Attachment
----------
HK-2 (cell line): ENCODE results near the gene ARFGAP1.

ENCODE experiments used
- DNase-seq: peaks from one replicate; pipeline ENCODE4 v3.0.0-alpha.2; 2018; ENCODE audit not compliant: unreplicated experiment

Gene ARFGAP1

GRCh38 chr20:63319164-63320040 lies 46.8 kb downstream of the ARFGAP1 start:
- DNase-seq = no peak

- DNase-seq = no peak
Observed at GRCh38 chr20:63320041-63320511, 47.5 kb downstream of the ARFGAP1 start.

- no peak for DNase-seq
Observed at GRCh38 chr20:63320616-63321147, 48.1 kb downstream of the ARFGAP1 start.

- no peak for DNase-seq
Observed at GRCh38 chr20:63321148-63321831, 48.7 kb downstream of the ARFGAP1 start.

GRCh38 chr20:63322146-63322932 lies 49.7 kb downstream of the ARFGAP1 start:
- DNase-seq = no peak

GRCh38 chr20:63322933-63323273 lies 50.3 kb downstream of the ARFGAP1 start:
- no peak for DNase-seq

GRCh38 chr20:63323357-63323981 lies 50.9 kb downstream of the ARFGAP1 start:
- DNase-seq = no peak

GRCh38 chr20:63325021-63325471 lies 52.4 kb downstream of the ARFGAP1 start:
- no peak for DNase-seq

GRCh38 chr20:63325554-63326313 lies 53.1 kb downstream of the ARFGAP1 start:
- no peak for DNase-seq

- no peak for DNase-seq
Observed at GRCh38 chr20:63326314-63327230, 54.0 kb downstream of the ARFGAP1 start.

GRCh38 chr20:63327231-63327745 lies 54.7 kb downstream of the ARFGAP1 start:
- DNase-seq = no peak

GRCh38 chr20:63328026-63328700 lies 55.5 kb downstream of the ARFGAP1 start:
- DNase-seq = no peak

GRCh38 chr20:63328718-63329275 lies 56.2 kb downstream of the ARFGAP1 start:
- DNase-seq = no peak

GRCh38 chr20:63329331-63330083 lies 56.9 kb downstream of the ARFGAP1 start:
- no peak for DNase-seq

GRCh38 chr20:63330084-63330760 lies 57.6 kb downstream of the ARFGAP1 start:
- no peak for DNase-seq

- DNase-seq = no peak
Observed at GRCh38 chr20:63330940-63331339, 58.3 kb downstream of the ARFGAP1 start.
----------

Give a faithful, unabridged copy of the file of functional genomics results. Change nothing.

HK-2 (cell line): ENCODE results near the gene ARFGAP1.

ENCODE experiments used
- DNase-seq: peaks from one replicate; pipeline ENCODE4 v3.0.0-alpha.2; 2018; ENCODE audit not compliant: unreplicated experiment

Gene ARFGAP1

GRCh38 chr20:63319164-63320040 lies 46.8 kb downstream of the ARFGAP1 start:
- DNase-seq = no peak

- DNase-seq = no peak
Observed at GRCh38 chr20:63320041-63320511, 47.5 kb downstream of the ARFGAP1 start.

- no peak for DNase-seq
Observed at GRCh38 chr20:63320616-63321147, 48.1 kb downstream of the ARFGAP1 start.

- no peak for DNase-seq
Observed at GRCh38 chr20:63321148-63321831, 48.7 kb downstream of the ARFGAP1 start.

GRCh38 chr20:63322146-63322932 lies 49.7 kb downstream of the ARFGAP1 start:
- DNase-seq = no peak

GRCh38 chr20:63322933-63323273 lies 50.3 kb downstream of the ARFGAP1 start:
- no peak for DNase-seq

GRCh38 chr20:63323357-63323981 lies 50.9 kb downstream of the ARFGAP1 start:
- DNase-seq = no peak

GRCh38 chr20:63325021-63325471 lies 52.4 kb downstream of the ARFGAP1 start:
- no peak for DNase-seq

GRCh38 chr20:63325554-63326313 lies 53.1 kb downstream of the ARFGAP1 start:
- no peak for DNase-seq

- no peak for DNase-seq
Observed at GRCh38 chr20:63326314-63327230, 54.0 kb downstream of the ARFGAP1 start.

GRCh38 chr20:63327231-63327745 lies 54.7 kb downstream of the ARFGAP1 start:
- DNase-seq = no peak

GRCh38 chr20:63328026-63328700 lies 55.5 kb downstream of the ARFGAP1 start:
- DNase-seq = no peak

GRCh38 chr20:63328718-63329275 lies 56.2 kb downstream of the ARFGAP1 start:
- DNase-seq = no peak

GRCh38 chr20:63329331-63330083 lies 56.9 kb downstream of the ARFGAP1 start:
- no peak for DNase-seq

GRCh38 chr20:63330084-63330760 lies 57.6 kb downstream of the ARFGAP1 start:
- no peak for DNase-seq

- DNase-seq = no peak
Observed at GRCh38 chr20:63330940-63331339, 58.3 kb downstream of the ARFGAP1 start.